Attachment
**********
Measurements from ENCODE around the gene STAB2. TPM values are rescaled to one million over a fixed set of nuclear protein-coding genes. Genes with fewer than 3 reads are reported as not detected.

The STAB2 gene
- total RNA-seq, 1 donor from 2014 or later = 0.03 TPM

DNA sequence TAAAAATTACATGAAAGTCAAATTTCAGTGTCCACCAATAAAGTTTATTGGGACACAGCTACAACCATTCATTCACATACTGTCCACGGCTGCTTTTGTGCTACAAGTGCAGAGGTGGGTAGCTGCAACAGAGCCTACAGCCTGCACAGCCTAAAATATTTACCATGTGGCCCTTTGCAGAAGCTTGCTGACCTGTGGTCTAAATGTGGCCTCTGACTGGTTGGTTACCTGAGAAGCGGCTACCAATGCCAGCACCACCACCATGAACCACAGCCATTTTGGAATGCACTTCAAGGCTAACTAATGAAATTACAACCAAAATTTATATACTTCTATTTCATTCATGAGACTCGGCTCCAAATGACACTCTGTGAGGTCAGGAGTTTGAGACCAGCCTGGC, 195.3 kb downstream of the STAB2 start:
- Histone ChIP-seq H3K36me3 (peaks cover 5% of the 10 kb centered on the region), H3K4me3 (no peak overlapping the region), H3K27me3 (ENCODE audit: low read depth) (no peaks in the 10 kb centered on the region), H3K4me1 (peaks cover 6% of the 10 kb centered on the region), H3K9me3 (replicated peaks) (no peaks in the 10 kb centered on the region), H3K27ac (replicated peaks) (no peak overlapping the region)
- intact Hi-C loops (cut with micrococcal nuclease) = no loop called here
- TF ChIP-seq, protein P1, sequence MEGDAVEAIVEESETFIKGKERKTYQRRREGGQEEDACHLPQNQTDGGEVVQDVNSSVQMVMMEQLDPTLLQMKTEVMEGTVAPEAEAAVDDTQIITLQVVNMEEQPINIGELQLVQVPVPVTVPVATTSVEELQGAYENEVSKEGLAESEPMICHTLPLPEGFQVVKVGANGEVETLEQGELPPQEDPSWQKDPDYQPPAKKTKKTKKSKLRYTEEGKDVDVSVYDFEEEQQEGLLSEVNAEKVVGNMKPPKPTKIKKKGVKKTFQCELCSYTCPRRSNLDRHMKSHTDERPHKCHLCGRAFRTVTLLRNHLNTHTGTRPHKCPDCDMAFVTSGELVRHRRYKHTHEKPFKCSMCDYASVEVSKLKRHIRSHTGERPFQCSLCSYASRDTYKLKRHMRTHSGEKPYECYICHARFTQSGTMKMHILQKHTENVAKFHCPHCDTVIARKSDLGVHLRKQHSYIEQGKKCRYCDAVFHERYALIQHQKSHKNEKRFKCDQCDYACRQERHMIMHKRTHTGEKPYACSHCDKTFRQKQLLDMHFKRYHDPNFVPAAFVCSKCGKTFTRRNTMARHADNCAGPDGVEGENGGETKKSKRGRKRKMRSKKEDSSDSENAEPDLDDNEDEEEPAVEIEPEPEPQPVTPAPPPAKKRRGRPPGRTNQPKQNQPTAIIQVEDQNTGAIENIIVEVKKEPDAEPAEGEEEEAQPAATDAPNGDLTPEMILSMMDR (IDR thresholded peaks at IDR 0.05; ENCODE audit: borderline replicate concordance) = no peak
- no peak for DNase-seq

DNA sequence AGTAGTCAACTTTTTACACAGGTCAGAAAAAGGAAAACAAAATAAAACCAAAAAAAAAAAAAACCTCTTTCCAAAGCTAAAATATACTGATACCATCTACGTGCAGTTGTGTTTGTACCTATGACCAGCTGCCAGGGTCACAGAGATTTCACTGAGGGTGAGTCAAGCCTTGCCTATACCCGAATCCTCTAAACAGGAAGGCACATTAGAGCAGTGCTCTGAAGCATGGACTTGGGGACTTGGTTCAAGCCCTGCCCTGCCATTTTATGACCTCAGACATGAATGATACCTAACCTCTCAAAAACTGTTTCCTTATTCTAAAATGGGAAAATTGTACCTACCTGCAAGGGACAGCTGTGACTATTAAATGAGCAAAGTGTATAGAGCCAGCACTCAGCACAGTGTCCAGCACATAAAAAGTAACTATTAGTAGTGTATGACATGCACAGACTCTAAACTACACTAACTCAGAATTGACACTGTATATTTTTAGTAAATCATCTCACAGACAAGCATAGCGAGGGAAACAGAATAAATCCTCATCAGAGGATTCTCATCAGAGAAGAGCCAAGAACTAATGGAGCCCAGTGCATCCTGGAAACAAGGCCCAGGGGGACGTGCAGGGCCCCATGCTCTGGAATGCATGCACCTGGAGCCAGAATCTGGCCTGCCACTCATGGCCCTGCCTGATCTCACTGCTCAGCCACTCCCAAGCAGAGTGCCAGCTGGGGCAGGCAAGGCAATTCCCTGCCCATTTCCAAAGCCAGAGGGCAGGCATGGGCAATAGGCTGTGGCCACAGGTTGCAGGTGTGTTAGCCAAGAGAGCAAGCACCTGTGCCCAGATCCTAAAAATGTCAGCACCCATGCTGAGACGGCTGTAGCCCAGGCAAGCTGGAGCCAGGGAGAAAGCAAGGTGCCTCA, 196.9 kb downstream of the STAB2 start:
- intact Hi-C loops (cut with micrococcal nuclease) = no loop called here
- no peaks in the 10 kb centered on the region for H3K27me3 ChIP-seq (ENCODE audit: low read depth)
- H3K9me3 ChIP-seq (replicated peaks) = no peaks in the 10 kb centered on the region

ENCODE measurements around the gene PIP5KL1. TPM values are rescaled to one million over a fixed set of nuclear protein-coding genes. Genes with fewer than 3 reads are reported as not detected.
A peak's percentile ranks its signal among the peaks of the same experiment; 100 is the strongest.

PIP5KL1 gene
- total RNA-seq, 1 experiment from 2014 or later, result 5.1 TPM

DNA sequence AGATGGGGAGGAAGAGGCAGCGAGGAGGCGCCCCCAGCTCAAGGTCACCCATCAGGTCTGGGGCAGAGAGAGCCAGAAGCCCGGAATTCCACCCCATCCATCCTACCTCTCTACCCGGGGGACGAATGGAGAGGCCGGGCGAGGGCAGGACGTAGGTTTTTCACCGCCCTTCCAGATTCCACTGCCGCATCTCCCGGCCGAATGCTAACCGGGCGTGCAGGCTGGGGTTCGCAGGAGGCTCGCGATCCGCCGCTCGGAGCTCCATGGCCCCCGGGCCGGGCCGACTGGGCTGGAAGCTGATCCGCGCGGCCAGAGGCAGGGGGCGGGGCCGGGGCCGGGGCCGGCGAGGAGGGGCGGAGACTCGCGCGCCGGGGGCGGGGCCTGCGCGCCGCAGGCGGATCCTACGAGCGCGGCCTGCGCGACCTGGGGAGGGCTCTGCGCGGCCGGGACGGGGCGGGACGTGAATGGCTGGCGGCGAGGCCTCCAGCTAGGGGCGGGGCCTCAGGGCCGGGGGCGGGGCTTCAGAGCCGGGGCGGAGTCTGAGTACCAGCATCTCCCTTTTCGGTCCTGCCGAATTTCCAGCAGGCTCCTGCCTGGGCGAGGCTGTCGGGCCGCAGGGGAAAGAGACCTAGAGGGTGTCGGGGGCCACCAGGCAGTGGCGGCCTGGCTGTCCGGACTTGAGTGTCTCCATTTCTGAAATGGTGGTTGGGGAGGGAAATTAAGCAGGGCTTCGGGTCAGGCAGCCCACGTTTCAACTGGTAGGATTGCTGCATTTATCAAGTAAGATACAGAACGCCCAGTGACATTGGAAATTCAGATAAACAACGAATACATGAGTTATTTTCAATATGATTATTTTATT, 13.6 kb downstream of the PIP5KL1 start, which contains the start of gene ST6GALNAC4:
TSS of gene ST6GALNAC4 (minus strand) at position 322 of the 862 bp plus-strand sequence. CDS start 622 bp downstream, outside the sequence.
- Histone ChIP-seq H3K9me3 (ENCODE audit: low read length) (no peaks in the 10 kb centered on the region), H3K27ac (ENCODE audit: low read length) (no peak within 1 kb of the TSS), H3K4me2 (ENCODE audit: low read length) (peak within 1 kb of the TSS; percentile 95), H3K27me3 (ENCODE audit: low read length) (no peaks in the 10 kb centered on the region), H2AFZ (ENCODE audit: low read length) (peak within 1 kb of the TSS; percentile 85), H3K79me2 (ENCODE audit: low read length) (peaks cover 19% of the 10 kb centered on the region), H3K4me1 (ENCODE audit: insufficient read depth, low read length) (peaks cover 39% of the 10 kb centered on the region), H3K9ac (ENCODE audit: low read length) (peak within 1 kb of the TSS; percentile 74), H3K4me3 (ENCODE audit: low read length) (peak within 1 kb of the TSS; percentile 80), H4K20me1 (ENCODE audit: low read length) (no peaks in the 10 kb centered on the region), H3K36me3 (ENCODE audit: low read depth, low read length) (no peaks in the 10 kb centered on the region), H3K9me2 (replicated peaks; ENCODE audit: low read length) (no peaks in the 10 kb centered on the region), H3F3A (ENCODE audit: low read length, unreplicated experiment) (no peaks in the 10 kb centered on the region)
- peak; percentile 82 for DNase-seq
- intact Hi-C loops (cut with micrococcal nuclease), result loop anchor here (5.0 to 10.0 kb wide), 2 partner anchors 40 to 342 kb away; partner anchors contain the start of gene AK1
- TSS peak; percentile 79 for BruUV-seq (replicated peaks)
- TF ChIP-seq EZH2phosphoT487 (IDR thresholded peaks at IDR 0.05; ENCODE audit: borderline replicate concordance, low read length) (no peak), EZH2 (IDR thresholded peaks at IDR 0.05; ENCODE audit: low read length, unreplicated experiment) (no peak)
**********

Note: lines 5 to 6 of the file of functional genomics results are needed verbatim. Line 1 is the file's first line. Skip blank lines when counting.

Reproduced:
- Histone ChIP-seq H3K36me3 (peaks cover 5% of the 10 kb centered on the region), H3K4me3 (no peak overlapping the region), H3K27me3 (ENCODE audit: low read depth) (no peaks in the 10 kb centered on the region), H3K4me1 (peaks cover 6% of the 10 kb centered on the region), H3K9me3 (replicated peaks) (no peaks in the 10 kb centered on the region), H3K27ac (replicated peaks) (no peak overlapping the region)
- intact Hi-C loops (cut with micrococcal nuclease) = no loop called here